Over a Million Iraqi Deaths Caused by US Occupation
- This story was voted #1 most censored story of 2008 by Project
Over One Million Iraqi Deaths Caused by US Occupation
Student Researchers: Danielle Stanton, Tim LeDonne, Kat Pat Crespán
Faculty Evaluator: Heidi LaMoreaux, PhD
Over one million Iraqis have met violent deaths as a result of the
2003 invasion, according to a study conducted by the prestigious
British polling group, Opinion Research Business (ORB). These numbers
suggest that the invasion and occupation of Iraq rivals the mass
killings of the last centurythe human toll exceeds the 800,000 to
900,000 believed killed in the Rwandan genocide in 1994, and is
approaching the number (1.7 million) who died in Cambodia's
infamous "Killing Fields" during the Khmer Rouge era of the 1970s.
ORB's research covered fifteen of Iraq's eighteen provinces. Those
not covered include two of Iraq's more volatile regionsKerbala and
Anbarand the northern province of Arbil, where local authorities
refused them a permit to work. In face-to-face interviews with 2,414
adults, the poll found that more than one in five respondents had had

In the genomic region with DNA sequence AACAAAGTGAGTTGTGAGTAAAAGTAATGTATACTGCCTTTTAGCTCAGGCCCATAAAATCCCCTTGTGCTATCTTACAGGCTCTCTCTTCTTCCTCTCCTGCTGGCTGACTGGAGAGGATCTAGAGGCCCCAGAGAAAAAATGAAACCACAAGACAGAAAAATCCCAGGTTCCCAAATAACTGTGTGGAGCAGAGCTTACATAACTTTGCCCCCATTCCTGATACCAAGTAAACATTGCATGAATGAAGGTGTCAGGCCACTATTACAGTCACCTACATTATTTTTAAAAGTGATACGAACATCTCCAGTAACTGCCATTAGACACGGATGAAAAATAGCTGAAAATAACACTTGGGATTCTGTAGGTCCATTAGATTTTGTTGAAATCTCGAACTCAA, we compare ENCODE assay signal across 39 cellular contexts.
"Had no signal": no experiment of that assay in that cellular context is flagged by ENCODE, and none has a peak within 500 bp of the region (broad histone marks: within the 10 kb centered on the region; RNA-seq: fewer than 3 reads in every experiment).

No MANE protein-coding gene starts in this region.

at least one death in their household as a result of the conflict, as
opposed to natural cause.
Authors Joshua Holland and Michael Schwartz point out that the
dominant narrative on Iraqthat most of the violence against Iraqis
is being perpetrated by Iraqis themselves and is not our
responsibilityis ill conceived. Interviewers from the Lancet report
of October 2006 (Censored 2006, #2) asked Iraqi respondents how their
loved ones died. Of deaths for which families were certain of the
perpetrator, 56 percent were attributable to US forces or their
allies. Schwartz suggests that if a low pro rata share of half the
unattributed deaths were caused by US forces, a total of
approximately 80 percent of Iraqi deaths are directly US perpetrated.
Even with the lower confirmed figures, by the end of 2006, an average
of 5,000 Iraqis had been killed every month by US forces since the
beginning of the occupation. However, the rate of fatalities in 2006
was twice as high as the overall average, meaning that the American
average in 2006 was well over 10,000 per month, or over 300 Iraqis
every day. With the surge that began in 2007, the current figure is
likely even higher.